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Schwab IMPACT panel: Congressional gridlock in 2017 could spur tough regulation

Securities and Exchange Commission
(Image credit: Securities and Exchange Commission)

The potential of a narrowly divided Senate emerging from this year’s elections would likely result in legislative gridlock that prompts aggressive action from regulators, experts said at the Schwab IMPACT 2016 conference in San Diego on Wednesday.

But such a situation in the Senate would serve as a “brake” on the tax policy of whoever becomes the next president, with Republican and Democratic candidates offering vastly different tax-overhaul proposals this year, said Michael Townsend, vice president of legislative and regulatory affairs at Charles Schwab, and Jeff Brown, senior vice president and head of the Schwab Office of Legislative and Regulatory Affairs.

A regulatory issue they said is unlikely to make much progress this year or next, however, is a fiduciary rule proposal from the Securities and Exchange commission. Townsend and Brown said. Such a proposal has been a “front-burner” issue for Chair Mary Jo White, but she will depart with the end of the Obama administration — a factor that combines with the SEC’s two vacancies to allow little chance for a rule to advance soon.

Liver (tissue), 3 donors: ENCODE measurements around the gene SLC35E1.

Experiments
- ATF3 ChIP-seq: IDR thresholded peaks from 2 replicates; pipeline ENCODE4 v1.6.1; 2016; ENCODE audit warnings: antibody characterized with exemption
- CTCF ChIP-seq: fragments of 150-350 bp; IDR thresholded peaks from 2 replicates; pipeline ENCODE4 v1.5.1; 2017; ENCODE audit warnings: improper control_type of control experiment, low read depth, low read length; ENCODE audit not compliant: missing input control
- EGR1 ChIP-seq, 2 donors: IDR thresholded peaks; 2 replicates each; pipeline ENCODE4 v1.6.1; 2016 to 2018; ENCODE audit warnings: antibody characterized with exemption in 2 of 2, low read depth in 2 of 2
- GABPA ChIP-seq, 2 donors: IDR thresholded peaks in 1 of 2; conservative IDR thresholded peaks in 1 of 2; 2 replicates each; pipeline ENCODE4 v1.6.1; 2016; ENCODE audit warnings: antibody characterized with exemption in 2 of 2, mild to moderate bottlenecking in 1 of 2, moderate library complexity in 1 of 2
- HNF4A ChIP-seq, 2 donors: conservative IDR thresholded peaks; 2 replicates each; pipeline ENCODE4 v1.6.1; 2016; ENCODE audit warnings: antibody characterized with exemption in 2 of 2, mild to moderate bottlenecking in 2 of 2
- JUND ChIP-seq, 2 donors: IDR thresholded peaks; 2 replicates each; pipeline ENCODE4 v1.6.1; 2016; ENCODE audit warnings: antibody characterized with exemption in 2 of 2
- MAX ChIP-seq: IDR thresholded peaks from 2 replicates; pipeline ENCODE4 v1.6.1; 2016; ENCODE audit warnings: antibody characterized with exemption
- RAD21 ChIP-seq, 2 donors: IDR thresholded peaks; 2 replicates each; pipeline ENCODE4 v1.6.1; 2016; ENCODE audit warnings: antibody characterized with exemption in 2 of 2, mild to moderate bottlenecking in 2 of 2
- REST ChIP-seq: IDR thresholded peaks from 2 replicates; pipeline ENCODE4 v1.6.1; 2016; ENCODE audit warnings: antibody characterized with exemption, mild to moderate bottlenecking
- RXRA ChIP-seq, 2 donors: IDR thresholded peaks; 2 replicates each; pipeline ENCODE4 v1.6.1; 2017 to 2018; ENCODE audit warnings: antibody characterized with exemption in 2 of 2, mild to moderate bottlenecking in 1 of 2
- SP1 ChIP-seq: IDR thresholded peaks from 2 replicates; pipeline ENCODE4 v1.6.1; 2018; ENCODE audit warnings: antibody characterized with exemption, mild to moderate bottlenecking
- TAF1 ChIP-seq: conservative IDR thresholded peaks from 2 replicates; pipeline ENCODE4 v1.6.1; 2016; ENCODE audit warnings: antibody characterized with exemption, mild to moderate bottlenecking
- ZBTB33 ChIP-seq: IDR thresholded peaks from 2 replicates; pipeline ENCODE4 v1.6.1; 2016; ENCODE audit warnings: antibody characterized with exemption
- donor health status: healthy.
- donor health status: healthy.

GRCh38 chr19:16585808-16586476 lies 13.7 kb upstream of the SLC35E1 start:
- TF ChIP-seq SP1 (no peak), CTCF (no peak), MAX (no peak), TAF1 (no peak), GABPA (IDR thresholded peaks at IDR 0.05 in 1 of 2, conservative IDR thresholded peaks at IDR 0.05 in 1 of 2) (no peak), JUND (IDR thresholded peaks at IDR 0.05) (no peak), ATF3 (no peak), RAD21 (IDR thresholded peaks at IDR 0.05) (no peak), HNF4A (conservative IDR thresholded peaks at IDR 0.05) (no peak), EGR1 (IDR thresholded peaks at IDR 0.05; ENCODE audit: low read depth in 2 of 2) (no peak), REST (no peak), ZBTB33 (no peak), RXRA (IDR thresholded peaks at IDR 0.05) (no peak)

Brown also said that a letter from Sen. Elizabeth Warren, D-Mass., asking President Barack Obama to demote or replace White isn’t actually a challenge to White, who’s upcoming departure means she poses no “threat” to Warren’s policy agenda. Instead, the letter is intended to send a message to whoever becomes the next president to “pay attention” to Warren’s preference for SEC chair, Brown said.

One SEC issue to which Warren has given particular attention is a rule that would require political disclosure for issuers, while White has said the matter is not material to issuers, Brown said. Warren considers that a “failing answer,” as she does SEC nominees’ statements that they would review the language of such a rule before adopting it, he said.

Meanwhile, a state-level issue that could eventually prompt a national solution is that of state-run retirement plans, Townsend and Brown said.

About 17 states are at some stage of considering the creation of state-run retirement plans for workers without access to a plan via their employer, Townsend said. This represents a “new area of competition” in the retirement space, Brown said.

The states’ motive of getting people to save is understandable, Brown said, although he noted his skepticism of states’ ability to effectively run such plans given their financial conditions, specifically mentioning California and Illinois.

Townsend said the trend among states could give rise to consideration of a solution at the federal level to harmonize what could become a “hodgepodge” of state laws. Brown said the US has a potential federal model for such a solution in the Thrift Savings Plan.